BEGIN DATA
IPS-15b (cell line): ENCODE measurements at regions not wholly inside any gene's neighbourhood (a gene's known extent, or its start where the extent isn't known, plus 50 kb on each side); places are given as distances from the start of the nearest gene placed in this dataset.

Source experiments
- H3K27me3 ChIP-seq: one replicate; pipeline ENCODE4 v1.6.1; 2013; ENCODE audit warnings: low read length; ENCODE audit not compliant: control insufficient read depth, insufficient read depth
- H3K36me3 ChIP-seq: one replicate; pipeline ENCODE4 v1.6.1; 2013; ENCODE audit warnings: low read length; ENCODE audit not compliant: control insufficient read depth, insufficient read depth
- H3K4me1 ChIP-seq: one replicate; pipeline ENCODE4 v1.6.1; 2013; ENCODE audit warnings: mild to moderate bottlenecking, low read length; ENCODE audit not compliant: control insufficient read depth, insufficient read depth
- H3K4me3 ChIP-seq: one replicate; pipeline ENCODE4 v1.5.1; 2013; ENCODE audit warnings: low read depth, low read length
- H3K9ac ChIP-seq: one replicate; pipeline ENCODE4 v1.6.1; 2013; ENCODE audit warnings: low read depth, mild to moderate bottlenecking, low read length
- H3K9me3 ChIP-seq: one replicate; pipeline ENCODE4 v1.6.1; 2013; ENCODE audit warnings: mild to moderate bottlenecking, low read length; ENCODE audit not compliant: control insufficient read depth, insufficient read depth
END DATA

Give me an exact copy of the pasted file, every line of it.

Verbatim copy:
IPS-15b (cell line): ENCODE measurements at regions not wholly inside any gene's neighbourhood (a gene's known extent, or its start where the extent isn't known, plus 50 kb on each side); places are given as distances from the start of the nearest gene placed in this dataset.

Source experiments
- H3K27me3 ChIP-seq: one replicate; pipeline ENCODE4 v1.6.1; 2013; ENCODE audit warnings: low read length; ENCODE audit not compliant: control insufficient read depth, insufficient read depth
- H3K36me3 ChIP-seq: one replicate; pipeline ENCODE4 v1.6.1; 2013; ENCODE audit warnings: low read length; ENCODE audit not compliant: control insufficient read depth, insufficient read depth
- H3K4me1 ChIP-seq: one replicate; pipeline ENCODE4 v1.6.1; 2013; ENCODE audit warnings: mild to moderate bottlenecking, low read length; ENCODE audit not compliant: control insufficient read depth, insufficient read depth
- H3K4me3 ChIP-seq: one replicate; pipeline ENCODE4 v1.5.1; 2013; ENCODE audit warnings: low read depth, low read length
- H3K9ac ChIP-seq: one replicate; pipeline ENCODE4 v1.6.1; 2013; ENCODE audit warnings: low read depth, mild to moderate bottlenecking, low read length
- H3K9me3 ChIP-seq: one replicate; pipeline ENCODE4 v1.6.1; 2013; ENCODE audit warnings: mild to moderate bottlenecking, low read length; ENCODE audit not compliant: control insufficient read depth, insufficient read depth